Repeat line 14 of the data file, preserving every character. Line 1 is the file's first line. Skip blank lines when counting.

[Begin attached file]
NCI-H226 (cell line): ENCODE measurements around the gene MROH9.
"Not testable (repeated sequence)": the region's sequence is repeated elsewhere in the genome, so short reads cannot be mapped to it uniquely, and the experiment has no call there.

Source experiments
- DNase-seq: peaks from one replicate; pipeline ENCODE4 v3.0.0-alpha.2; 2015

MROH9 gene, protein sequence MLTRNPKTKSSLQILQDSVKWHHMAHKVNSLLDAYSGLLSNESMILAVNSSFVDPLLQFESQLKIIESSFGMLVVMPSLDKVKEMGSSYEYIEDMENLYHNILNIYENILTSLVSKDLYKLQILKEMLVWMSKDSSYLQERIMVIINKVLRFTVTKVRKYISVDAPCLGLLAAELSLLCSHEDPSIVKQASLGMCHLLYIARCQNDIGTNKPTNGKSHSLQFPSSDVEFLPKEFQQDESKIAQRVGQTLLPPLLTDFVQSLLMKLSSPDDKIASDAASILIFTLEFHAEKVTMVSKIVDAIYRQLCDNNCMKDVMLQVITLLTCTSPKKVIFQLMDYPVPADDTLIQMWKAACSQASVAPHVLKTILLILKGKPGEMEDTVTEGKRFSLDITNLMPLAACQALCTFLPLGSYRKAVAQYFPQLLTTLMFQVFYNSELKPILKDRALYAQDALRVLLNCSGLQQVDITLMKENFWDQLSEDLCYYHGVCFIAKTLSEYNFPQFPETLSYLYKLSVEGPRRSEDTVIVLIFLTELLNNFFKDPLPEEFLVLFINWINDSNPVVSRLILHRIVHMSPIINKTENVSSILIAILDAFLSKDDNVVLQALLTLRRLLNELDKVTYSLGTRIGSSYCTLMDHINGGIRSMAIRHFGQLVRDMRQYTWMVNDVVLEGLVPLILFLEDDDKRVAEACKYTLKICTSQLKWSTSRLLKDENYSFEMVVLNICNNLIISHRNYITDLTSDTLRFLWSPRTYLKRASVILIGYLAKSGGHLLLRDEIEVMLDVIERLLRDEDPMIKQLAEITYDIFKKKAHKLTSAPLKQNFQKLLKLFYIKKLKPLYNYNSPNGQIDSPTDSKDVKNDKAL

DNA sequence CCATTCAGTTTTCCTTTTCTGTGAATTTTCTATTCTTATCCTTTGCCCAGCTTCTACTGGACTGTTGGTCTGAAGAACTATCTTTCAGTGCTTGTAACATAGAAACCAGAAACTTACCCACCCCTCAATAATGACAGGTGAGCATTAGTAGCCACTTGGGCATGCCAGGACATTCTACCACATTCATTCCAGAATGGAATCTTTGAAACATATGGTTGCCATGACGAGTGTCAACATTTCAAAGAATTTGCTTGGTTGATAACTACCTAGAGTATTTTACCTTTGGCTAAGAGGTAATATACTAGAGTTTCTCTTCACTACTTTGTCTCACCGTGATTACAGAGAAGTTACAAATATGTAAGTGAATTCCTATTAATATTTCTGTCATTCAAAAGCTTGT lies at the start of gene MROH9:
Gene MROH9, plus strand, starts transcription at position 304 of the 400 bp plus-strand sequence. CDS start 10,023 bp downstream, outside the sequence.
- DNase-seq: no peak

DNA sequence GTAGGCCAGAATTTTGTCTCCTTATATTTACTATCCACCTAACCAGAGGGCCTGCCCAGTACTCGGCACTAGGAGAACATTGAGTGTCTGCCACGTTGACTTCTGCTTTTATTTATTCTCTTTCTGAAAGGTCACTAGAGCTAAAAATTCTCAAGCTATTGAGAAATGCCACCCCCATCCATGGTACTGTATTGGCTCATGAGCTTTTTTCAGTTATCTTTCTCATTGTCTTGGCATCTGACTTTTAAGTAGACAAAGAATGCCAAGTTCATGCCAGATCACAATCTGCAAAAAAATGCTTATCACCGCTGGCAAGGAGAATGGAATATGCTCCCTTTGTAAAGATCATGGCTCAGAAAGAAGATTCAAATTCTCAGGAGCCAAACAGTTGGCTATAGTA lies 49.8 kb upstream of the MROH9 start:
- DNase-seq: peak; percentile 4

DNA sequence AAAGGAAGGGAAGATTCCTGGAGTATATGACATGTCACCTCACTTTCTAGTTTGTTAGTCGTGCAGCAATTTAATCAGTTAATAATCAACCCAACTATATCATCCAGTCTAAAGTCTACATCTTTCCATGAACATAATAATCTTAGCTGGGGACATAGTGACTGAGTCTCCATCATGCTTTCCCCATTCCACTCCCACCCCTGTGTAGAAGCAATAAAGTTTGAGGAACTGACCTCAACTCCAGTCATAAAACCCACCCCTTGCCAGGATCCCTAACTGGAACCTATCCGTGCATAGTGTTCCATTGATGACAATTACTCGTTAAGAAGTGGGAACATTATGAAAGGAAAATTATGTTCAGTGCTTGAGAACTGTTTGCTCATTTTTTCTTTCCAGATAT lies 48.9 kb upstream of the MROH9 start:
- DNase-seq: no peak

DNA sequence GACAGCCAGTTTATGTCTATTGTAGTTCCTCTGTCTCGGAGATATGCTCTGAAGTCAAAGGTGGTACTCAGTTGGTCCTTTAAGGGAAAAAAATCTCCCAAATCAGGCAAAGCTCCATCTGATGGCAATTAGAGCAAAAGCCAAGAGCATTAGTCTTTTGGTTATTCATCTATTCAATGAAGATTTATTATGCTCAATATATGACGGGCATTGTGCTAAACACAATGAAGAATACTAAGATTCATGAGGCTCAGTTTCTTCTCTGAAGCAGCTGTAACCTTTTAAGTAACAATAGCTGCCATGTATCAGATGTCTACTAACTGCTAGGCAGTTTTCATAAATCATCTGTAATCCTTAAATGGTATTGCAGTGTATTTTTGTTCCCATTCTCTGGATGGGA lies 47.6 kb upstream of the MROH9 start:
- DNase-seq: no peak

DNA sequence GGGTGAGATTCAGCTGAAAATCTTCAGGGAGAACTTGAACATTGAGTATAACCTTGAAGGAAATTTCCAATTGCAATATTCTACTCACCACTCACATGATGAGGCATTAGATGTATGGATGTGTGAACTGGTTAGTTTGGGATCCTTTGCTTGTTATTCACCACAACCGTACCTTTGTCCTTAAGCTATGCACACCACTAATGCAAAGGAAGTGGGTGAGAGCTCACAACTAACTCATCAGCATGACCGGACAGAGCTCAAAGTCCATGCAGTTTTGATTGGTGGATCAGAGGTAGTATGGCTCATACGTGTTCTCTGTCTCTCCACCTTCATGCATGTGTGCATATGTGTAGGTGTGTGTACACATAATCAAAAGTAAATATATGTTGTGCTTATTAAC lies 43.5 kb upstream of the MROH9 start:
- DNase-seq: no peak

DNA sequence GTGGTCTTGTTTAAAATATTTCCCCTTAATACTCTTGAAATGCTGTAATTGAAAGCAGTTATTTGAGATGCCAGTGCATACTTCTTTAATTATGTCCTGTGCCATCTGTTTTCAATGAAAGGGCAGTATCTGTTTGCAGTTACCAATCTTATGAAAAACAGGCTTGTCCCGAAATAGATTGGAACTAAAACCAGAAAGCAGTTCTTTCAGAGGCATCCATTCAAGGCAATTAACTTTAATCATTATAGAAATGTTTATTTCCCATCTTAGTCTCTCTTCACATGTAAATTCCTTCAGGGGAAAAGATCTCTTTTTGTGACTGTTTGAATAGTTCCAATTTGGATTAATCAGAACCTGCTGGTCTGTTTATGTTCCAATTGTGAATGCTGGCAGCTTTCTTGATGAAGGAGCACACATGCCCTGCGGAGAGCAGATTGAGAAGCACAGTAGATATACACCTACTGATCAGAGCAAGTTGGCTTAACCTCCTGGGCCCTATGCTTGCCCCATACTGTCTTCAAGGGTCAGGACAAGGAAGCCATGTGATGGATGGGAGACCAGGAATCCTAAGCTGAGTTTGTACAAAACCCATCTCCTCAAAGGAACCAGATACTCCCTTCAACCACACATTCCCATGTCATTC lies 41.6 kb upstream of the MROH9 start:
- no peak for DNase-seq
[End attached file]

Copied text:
- DNase-seq: no peak